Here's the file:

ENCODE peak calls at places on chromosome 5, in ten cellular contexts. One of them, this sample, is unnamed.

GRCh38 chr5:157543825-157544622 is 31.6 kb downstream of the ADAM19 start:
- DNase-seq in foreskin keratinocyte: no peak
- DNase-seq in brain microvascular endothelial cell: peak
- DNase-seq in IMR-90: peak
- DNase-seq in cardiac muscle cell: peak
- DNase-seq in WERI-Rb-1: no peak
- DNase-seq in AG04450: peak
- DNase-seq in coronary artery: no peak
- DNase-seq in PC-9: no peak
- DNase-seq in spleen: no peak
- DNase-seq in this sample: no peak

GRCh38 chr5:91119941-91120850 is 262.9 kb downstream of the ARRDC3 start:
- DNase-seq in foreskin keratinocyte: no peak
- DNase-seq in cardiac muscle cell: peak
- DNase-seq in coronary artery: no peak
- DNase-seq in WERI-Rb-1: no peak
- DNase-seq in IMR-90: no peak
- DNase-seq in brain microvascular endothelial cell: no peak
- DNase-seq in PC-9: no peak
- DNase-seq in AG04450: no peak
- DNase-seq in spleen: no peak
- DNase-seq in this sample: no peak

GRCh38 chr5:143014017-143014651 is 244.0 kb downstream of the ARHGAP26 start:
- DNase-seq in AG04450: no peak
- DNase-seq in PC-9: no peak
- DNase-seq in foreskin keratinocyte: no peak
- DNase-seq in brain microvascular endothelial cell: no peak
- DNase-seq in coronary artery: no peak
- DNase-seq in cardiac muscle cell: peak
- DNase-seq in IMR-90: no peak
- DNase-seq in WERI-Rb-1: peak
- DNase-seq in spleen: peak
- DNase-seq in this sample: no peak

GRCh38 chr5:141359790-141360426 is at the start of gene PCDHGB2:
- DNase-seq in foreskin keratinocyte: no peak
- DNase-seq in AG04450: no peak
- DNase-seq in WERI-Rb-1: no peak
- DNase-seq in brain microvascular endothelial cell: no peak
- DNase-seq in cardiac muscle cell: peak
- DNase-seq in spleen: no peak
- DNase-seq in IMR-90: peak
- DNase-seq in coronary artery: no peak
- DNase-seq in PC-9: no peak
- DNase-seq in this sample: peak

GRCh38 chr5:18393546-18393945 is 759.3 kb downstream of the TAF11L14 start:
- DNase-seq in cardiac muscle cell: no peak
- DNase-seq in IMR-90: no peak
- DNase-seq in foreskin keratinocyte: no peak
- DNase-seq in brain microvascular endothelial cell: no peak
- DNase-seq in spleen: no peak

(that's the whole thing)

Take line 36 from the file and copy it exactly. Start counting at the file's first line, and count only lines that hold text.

- DNase-seq in foreskin keratinocyte: no peak